Education Research International

Volume 2017, Article ID 9132791, 13 pages

https://doi.org/10.1155/2017/9132791

## Hands-On Math and Art Exhibition Promoting Science Attitudes and Educational Plans

^{1}University of Helsinki, P.O. Box 9, 00014 Helsinki, Finland^{2}University of Jyväskylä, Jyväskylä, Finland

Correspondence should be addressed to Helena Thuneberg; if.iknisleh@grebenuht.aneleh

Received 24 March 2017; Revised 24 July 2017; Accepted 10 September 2017; Published 18 October 2017

Academic Editor: Seokhee Cho

Copyright © 2017 Helena Thuneberg et al. This is an open access article distributed under the Creative Commons Attribution License, which permits unrestricted use, distribution, and reproduction in any medium, provided the original work is properly cited.

#### Abstract

The current science, technology, engineering, art, math education (STEAM) approach emphasizes integration of abstract science and mathematical ideas for concrete solutions by art. The main aim was to find out how experience of learning mathematics differed between the contexts of school and an informal Math and Art Exhibition. The study participants () were 12-13 years old from Finland. Several valid questionnaires and tests were applied (e.g., SRQ-A, RAVEN) in pre- and postdesign showing a good reliability. The results based on General Linear Modeling and Structural Equation Path Modeling underline the motivational effects. The experience of the effectiveness of hands-on learning at school and at the exhibition was not consistent across the subgroups. The lowest achieving group appreciated the exhibition alternative for math learning compared to learning math at school. The boys considered the exhibition to be more useful than the girls as it fostered their science and technology attitudes. However, for the girls, the attractiveness of the exhibition, the experienced situation motivation, was much more strongly connected to the attitudes on science and technology and the worthiness of mathematics. Interestingly, the pupils experienced that even this short informal learning intervention affected their science and technology attitudes and educational plans.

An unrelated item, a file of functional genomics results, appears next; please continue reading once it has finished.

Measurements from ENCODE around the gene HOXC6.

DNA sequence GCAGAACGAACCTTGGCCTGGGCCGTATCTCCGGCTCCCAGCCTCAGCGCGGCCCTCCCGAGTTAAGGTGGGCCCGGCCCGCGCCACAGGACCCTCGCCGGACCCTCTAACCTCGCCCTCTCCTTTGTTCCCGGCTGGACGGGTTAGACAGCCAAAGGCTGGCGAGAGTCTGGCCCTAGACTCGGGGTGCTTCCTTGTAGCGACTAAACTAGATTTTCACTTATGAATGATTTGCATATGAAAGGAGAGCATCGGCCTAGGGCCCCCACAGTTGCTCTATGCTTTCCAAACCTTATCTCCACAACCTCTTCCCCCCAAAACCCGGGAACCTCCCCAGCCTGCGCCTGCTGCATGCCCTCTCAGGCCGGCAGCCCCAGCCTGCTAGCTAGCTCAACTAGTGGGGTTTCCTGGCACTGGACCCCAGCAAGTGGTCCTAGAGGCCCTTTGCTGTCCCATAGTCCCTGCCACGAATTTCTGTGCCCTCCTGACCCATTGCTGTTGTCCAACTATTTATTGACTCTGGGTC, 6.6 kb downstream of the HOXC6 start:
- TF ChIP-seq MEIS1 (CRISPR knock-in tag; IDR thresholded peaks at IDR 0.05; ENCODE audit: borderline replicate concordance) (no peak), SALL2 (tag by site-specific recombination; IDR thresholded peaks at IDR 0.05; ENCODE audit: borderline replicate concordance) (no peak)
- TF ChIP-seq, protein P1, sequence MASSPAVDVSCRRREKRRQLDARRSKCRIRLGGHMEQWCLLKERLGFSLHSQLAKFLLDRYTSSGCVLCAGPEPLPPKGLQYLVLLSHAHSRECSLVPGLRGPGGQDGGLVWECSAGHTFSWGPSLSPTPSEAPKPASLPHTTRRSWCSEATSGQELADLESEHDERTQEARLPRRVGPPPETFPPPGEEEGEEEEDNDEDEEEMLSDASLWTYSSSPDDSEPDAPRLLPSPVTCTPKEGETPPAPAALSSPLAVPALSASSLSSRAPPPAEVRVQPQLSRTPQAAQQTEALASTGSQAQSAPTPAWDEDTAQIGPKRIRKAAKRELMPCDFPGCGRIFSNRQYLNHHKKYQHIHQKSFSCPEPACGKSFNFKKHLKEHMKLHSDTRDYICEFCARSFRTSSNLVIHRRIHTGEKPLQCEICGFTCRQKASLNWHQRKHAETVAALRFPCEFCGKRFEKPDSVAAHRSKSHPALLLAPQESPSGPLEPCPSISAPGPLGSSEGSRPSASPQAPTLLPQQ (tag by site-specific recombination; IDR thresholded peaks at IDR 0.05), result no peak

#### 1. Introduction

Children start to learn mathematics long before they are exposed to formal teaching at school [1]. Nearly all children have some sense of numbers from early on, are capable of counting the basic numbers (“one, two, three, etc.”), and are proud to tell their own age. They get to know the basic geometrical shapes and objects like circles, balls, and squares in natural everyday situations. Further, they can tell the time, use money by playing shop, compare and evaluate the magnitude of figures, and strategize, for example, by playing cards. Preschool aged kids get involved with applied mathematics also through ICT and digitalization while playing computer games or using tablet and smartphone applications. This learning of mathematics most often happens unconsciously. This is typically informal learning [2], which can also be utilized in a science exhibition context [3].

However, the older the children, the more complicated the mathematical problems they encounter in everyday situations, especially when they start school. Then, it becomes crucial to exploit their natural curiosity, imagination, and willingness to play [4] in the learning of mathematics and to support them to discover the meaningfulness and worth of mathematics. According to the TIMSS 2015 study (TIMMS: Trends in International Mathematics and Science Study), half of the international fourth-grade mathematics curricula include attitudes and mention, for example, beliefs, confidence, and perseverance as well as the beauty of mathematics, developing a productive disposition toward mathematics, appreciating the practical applications of mathematics in life, and displaying a constructively critical attitude toward mathematics [5]. Some countries mention appreciation of scientific inquiry and science as a discipline or curiosity and interest.